Panel 8: Moving on Mississippi: “We Had To be Strong”

Owen Brooks, Moderator, Delta Ministry Mississippi
Brenda Travis, McComb, Mississippi, Pike County Non-Violent Movement
Hollis Watkins, SNCC field secretary Mississippi
Lawrence Guyot, Chair Mississippi Freedom Democratic Party
Willie Blue, SNCC field secretary Mississippi
Professor Michael Sistrom, historian, University North Carolina Chapel Hill

Not unexpectedly, some of the southern Movement’s most vivid stories are found in Mississippi. Panelist Lawrence Guyot, former Chairman of the Mississippi Freedom Democratic Party (MFDP), insists that Mississippi is the state that “made the Student Non-Violent Coordinating Committee.” This is a panel of some of the Movement’s most unsung heroes and heroines: Hollis Watkins, one of the first two students to sit in and be arrested in McComb, Mississippi, a town that in the 1960s had more Ku Klux Klan bombings than any town in the state; Brenda Travis, also from McComb, a 17-year-old high school student who sat in, was expelled from school, and served six and one half months of a sentence that would have kept her incarcerated until she was 21 if she had not managed to flee. She tells that story. And Rev. Willie Blue, a 22-year-old Navy veteran who returned home to Tallahatchie County where Emmett Till was murdered, with “a serious bad attitude.” The significance and impact of the MFDP forms an important part of the discussion.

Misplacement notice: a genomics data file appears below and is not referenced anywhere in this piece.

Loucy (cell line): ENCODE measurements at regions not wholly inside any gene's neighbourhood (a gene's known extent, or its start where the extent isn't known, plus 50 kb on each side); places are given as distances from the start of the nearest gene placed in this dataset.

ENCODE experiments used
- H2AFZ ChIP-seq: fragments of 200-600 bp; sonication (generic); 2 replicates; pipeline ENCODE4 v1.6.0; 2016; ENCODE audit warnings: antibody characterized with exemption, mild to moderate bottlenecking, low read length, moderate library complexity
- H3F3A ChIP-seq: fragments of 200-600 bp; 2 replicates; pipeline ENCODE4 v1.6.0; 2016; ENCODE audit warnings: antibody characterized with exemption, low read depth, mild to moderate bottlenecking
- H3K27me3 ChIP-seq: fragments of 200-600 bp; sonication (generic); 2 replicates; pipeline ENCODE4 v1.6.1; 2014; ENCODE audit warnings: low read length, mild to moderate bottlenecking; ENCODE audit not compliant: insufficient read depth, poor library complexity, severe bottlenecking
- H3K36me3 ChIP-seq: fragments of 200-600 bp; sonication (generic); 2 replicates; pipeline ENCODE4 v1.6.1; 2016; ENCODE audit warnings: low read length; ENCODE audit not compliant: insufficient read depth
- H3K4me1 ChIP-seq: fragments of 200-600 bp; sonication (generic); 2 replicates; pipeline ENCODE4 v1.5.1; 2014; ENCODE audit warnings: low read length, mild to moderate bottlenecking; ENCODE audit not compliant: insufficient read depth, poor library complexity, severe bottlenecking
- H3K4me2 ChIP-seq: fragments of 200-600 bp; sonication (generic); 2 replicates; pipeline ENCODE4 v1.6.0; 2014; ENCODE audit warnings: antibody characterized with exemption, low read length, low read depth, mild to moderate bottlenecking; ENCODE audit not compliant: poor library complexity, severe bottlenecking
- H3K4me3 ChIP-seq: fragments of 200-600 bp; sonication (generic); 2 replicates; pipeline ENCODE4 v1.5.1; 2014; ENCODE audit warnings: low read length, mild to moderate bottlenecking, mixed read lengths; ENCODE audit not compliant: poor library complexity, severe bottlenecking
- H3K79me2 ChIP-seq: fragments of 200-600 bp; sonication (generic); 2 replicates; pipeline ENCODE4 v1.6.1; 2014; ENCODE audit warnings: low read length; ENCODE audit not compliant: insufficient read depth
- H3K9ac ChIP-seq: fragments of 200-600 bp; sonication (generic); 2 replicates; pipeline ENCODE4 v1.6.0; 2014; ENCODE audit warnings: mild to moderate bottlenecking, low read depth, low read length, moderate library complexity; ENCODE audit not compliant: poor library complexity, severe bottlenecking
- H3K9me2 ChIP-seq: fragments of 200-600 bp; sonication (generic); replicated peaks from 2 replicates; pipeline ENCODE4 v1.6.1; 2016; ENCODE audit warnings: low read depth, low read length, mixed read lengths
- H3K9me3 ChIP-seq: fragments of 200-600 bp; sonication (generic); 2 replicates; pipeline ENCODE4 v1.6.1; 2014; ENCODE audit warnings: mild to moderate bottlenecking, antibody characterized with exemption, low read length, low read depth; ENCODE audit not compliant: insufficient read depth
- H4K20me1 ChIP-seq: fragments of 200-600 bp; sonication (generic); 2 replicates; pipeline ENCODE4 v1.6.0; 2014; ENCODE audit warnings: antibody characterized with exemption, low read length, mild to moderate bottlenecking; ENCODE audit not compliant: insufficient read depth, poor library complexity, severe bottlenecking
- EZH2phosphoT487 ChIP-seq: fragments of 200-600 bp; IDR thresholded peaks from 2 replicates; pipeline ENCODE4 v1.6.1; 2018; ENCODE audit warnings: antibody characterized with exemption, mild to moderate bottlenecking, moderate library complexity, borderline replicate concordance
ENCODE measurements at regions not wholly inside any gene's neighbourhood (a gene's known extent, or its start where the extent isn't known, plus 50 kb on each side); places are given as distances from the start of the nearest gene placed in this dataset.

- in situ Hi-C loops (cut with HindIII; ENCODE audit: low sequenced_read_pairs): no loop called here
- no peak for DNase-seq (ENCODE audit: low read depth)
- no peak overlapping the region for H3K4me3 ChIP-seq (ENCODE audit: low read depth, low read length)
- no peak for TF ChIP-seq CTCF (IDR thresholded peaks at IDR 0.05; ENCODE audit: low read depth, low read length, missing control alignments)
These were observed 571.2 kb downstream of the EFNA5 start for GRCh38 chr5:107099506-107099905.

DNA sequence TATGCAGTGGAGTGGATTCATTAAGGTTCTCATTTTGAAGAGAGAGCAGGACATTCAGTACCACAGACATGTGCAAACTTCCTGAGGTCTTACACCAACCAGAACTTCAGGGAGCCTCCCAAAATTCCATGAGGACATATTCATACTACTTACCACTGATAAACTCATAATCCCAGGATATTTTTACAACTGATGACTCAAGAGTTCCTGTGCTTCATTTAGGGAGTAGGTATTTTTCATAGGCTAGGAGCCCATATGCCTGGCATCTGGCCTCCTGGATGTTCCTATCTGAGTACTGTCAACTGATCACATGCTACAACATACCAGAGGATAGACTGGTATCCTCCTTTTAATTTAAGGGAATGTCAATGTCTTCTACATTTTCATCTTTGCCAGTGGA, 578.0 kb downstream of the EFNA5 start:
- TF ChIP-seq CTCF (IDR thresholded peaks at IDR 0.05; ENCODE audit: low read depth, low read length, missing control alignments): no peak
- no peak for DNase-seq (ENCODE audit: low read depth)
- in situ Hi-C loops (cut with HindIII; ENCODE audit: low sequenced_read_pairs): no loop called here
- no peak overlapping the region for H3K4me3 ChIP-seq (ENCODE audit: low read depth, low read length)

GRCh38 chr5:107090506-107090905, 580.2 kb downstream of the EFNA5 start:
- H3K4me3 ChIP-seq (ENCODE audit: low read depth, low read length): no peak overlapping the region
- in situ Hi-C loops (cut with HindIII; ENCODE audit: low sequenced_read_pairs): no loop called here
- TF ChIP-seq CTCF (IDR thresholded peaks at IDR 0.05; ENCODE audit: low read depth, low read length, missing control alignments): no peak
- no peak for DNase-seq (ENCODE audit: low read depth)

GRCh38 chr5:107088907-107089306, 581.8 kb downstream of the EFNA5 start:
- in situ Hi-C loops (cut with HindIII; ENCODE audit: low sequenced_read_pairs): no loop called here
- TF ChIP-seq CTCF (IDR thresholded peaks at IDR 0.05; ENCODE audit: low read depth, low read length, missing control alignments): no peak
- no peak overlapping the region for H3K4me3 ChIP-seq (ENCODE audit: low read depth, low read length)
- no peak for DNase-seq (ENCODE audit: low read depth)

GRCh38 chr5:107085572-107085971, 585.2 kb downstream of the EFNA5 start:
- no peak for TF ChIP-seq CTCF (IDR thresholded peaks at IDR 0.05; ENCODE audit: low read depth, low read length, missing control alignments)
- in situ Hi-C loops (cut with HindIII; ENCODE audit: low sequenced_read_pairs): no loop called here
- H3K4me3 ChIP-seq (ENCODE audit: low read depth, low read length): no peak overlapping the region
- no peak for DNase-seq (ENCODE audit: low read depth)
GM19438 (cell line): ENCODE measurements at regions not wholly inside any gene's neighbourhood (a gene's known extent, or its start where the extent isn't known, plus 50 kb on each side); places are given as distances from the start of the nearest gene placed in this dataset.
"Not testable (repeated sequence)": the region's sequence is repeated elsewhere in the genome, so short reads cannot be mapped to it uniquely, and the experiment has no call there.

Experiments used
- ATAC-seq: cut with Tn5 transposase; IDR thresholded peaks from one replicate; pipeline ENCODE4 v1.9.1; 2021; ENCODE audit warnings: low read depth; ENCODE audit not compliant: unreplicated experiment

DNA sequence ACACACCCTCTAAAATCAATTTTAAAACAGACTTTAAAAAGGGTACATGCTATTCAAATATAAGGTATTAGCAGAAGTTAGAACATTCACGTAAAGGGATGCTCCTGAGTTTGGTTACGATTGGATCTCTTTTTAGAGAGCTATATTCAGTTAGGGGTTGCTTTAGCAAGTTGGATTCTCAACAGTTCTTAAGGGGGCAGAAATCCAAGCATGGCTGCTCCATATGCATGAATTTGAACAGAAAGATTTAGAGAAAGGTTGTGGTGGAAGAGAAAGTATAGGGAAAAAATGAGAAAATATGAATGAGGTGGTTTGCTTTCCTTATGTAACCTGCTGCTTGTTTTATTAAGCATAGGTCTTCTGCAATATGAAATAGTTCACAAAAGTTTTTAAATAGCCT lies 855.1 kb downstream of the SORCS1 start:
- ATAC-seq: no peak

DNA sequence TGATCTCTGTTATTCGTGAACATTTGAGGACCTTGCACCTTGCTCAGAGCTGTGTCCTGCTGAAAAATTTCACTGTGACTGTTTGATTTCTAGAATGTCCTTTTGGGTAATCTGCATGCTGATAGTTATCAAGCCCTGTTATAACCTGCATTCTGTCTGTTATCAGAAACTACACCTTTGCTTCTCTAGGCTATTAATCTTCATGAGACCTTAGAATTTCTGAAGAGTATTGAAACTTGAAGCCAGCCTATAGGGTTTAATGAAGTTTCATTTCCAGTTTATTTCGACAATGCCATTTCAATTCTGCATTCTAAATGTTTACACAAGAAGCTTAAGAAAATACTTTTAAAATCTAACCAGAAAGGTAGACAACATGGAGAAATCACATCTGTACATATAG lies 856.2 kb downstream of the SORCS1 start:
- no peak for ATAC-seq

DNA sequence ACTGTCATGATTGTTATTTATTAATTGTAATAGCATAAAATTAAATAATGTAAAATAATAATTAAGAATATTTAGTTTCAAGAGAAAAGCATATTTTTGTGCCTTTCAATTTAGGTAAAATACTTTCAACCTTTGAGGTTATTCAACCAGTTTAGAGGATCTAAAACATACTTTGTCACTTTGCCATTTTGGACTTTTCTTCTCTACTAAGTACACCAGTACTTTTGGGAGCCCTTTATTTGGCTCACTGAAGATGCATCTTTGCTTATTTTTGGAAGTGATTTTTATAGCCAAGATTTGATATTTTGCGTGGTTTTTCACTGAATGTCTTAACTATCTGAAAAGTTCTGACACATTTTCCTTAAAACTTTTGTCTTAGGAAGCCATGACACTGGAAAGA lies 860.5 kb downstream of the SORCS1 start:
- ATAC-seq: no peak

Panel 9: Alabama: “Turning To Ourselves”

Ruby Sales, Moderator, SNCC field secretary, Alabama
Gloria House, SNCC field secretary, Alabama
Willie Ricks, SNCC field secretary, Mississippi
Annie Pearl Avery, SNCC field secretary Alabama, Mississippi
Professor Hasan Kwame Jeffries, author Bloody Lowndes

Black power as articulated by SNCC emerged directly from the work of its field organizers; and Lowndes County, Alabama, where SNCC consciously organized an independent black political party in 1966, played an especially important role. Black power, the panel shows, is more than a slogan shouted out by Stokely Carmichael in 1966; black people in communities across the south had been struggling for empowerment since the end of the Civil War. Black power also means more than simply electing blacks to public office. SNCC’s success in Lowndes County—one of its least-known achievements—is discussed.

Panel 10: Southwest Georgia: “Do You Want To be Free?”

Donald Harris, Moderator, SNCC field secretary Southwest Georgia
Penny Patch, SNCC field secretary, Southwest Georgia, Mississippi
Charles Sherrod, SNCC project director Southwest Georgia
Rutha Harris, SNCC field secretary Southwest Georgia
Sam Mahone, SNCC field secretary Southwest Georgia
John Perdew, SNCC field secretary Southwest Georgia